But Erdogan, despite the odds against him, has single-handedly turned Kemalist political dominance over the country on its head. Having once been imprisoned and banned from politics for reading a controversial poem, Erdogan, a former mayor of Istanbul, continued to struggle after his comeback. He survived attempts to close down his party as well as numerous plots to overthrow or undermine him in the form of corruption scandals, terror attacks and military coups.
Each attempt to bring Erdogan down has only made him stronger in the eyes of his supporters, many of whom had their way of life suppressed for decades under the Kemalist regime. Through economic initiatives and investments, Erdogan has empowered the conservative Turkish middle class, which comprises the largest chunk of Turkey’s ethnically, religiously and culturally diverse society. And while his policies on those who fall outside of that category may be subject to criticism, supporters and opponents alike will acknowledge that never in the history of Turkey has any other leader done more to boost rights for Turkey’s minority groups, even if they fall short of the mark.
Critics will undoubtedly question whether there is truth in the graft allegations against Erdogan’s administration, as well as conspiracy theories over whether a failed coup attempt last July was a deliberately orchestrated hijacking of Turkey’s political narrative. It is, after all, their democratic right to do so. There are also serious claims of election fraud during the April 16 referendum. This is due to the Supreme Electoral Board’s (YSK) last minute decision to count votes that were missing the official stamp, which was supposed to be placed on all ballots before the polls opened. Although the YSK said this was a normal procedure that had been used before, the opposition argues that the move was a breach of election rules. Again, it is a democratic right of all citizens to appeal and demand independent investigations into such matters – a right the Turkish government has not denied to its citizens.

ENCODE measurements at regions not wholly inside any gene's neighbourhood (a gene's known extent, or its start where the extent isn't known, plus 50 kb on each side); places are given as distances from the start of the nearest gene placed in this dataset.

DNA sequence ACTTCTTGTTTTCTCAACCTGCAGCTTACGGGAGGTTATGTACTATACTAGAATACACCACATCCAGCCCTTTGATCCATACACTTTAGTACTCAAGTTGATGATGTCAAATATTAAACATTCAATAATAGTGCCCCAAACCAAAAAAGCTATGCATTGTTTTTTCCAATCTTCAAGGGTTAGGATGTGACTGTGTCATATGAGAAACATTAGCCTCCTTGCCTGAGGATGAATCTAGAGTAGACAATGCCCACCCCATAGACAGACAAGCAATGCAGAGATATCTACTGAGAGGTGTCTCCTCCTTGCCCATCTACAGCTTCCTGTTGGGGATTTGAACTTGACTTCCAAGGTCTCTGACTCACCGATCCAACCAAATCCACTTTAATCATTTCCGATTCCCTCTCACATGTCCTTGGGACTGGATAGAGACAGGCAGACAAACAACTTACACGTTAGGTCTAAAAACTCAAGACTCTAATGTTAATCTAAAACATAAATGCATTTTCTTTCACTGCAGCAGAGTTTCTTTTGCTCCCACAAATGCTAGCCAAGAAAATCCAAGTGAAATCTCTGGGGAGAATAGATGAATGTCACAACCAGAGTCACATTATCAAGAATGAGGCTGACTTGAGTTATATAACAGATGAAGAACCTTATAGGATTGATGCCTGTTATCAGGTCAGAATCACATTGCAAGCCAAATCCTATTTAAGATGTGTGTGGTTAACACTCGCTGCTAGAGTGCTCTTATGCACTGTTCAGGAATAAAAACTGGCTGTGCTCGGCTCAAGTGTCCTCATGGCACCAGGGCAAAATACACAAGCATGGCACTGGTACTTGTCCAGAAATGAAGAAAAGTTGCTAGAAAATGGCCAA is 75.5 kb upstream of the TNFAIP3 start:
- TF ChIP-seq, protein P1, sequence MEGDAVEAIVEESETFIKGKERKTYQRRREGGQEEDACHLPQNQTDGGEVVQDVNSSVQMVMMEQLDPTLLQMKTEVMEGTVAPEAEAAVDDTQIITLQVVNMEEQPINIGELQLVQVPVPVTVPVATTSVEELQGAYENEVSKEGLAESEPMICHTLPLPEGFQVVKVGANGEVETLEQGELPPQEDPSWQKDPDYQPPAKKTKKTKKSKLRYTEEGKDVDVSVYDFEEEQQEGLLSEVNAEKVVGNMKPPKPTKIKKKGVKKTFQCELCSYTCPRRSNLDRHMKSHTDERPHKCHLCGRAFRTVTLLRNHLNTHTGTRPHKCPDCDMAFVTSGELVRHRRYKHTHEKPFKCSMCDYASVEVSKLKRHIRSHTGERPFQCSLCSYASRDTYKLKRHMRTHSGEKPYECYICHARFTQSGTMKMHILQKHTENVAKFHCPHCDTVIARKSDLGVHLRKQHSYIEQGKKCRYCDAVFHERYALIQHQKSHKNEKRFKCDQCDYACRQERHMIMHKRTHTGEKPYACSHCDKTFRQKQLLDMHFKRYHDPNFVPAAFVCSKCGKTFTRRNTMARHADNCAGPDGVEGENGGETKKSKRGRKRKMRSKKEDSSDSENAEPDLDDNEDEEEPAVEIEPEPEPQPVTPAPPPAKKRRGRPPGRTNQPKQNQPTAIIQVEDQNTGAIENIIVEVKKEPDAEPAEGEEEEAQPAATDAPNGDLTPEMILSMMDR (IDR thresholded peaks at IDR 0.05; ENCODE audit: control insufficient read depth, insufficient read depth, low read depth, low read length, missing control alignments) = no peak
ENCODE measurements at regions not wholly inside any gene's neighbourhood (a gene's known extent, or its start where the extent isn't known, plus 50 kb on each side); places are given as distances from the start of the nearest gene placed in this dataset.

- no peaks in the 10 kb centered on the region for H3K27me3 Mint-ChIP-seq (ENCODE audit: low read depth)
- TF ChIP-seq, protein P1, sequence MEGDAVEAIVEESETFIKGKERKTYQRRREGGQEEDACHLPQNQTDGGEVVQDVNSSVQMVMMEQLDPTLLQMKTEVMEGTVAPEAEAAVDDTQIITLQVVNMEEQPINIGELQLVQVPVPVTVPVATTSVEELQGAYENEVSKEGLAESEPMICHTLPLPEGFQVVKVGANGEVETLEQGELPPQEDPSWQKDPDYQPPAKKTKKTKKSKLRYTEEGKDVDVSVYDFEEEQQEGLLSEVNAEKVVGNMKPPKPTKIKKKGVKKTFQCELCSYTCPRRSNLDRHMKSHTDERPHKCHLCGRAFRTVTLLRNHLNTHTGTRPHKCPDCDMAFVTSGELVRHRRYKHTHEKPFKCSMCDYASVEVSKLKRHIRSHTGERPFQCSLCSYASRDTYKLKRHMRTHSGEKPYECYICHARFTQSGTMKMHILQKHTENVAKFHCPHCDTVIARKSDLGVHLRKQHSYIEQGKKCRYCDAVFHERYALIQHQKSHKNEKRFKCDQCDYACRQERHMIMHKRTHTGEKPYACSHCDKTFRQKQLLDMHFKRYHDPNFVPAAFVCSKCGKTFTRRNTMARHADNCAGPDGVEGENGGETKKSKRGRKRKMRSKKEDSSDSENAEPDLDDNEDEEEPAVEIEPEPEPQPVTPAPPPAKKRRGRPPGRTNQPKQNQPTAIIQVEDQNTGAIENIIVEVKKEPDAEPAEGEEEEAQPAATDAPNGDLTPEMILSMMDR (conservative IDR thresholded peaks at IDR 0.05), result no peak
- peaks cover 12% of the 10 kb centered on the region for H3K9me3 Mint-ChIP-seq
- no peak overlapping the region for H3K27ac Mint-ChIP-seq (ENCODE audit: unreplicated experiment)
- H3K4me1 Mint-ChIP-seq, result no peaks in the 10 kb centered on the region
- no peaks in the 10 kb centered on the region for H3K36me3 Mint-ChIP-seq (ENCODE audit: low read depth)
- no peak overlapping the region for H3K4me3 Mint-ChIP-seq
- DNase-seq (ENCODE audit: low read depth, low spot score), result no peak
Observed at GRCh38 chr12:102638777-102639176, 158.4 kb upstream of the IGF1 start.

Even if the allegations against his administration were true, the current Turkish government would be no more guilty of such crimes than previous administrations, or for that matter, potential alternative administrations today. The difference is, Erdogan’s administration has earned the reputation of being one that gives back to its people. This is not an attempt to justify the alleged crimes, but under such circumstances, the Turkish people seem willing to fight and die for an administration that has relieved pressures from the repressive Kemalist regime that only favoured a minority of privileged elites.
Speculation aside, Erdogan’s popularity in Turkey continues to soar while the Turkish opposition struggles to articulate its concerns to the Turkish people. The CHP boycotted the entire process of drawing up Turkey’s new constitution and opposed the referendum completely. Of course, they had their reasons for doing so, but by putting their principles over politics, they missed another golden opportunity to be involved in Turkey’s political process.
Erdogan may not be the most politically correct leader, and his hands may not be the cleanest. Perhaps in a country where the standards are a little higher, Erdogan might have easily been dismissed as a fringe candidate who would at best be elected as the MP of a small constituency. But so long as the Turkish opposition holds down the bar of competition, Erdogan and his administration will remain in power. For the time being, with no equal in the rival camp, Erdogan seems to have secured all democratic avenues to contest his position.
As for the west, its leaders have the choice to either continue to throw mud on Erdogan for resorting to measures that they themselves are guilty of having used in times of necessity, and thus jeopardise an otherwise mutually beneficial relationship with Turkey; or they can pursue a fair partnership that is based on respect and is free of baseless or hypocritical accusations.
Image from: NPR